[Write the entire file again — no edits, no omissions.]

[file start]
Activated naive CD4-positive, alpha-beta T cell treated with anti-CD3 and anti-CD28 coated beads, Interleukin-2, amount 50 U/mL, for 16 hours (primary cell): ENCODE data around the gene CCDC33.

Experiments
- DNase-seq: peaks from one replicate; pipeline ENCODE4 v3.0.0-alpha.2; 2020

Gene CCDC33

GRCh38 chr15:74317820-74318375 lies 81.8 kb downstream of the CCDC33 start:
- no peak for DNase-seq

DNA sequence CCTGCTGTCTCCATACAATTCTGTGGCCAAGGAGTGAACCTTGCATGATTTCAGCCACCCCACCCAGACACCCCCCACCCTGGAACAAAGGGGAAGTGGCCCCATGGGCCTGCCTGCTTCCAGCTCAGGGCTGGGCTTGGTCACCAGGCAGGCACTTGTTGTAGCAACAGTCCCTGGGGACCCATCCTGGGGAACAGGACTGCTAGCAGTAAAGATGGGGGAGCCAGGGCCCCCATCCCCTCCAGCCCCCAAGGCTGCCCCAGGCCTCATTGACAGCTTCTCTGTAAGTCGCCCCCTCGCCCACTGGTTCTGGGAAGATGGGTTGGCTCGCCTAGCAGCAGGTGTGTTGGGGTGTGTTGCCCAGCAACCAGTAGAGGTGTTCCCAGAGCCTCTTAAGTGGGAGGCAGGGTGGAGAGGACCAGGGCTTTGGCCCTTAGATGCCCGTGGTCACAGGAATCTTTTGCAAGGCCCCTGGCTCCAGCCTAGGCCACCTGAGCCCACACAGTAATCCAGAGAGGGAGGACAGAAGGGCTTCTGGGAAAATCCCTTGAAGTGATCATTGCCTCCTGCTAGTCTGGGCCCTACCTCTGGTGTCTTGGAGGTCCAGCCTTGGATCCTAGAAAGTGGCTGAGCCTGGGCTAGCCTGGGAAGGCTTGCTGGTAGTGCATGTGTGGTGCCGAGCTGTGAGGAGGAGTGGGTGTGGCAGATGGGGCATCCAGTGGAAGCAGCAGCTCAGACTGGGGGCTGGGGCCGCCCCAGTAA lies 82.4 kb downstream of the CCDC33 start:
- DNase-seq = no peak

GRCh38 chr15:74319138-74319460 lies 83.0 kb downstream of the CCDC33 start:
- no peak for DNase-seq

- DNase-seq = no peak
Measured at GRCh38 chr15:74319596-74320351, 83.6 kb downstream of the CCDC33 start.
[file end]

Activated naive CD4-positive, alpha-beta T cell treated with anti-CD3 and anti-CD28 coated beads, Interleukin-2, amount 50 U/mL, for 16 hours (primary cell): ENCODE data around the gene CCDC33.

Experiments
- DNase-seq: peaks from one replicate; pipeline ENCODE4 v3.0.0-alpha.2; 2020

Gene CCDC33

GRCh38 chr15:74317820-74318375 lies 81.8 kb downstream of the CCDC33 start:
- no peak for DNase-seq

DNA sequence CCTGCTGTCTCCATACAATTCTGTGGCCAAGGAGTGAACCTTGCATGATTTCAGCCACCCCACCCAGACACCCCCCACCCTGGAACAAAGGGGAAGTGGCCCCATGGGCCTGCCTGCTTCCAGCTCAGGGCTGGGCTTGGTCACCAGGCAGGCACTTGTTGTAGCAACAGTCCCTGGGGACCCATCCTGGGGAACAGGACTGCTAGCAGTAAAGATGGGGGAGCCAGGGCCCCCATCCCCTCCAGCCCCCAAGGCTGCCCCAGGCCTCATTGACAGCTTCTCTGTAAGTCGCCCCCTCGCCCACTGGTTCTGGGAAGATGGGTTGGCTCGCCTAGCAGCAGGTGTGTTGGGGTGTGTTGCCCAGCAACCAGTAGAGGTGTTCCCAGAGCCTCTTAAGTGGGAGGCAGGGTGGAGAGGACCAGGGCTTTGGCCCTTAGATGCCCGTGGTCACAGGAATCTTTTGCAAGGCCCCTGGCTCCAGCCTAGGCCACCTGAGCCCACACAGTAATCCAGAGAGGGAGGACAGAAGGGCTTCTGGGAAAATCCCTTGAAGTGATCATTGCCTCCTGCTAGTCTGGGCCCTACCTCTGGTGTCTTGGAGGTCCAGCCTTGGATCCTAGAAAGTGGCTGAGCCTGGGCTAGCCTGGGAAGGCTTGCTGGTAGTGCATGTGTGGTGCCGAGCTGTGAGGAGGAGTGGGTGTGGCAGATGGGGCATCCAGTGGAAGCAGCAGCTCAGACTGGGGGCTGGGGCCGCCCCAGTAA lies 82.4 kb downstream of the CCDC33 start:
- DNase-seq = no peak

GRCh38 chr15:74319138-74319460 lies 83.0 kb downstream of the CCDC33 start:
- no peak for DNase-seq

- DNase-seq = no peak
Measured at GRCh38 chr15:74319596-74320351, 83.6 kb downstream of the CCDC33 start.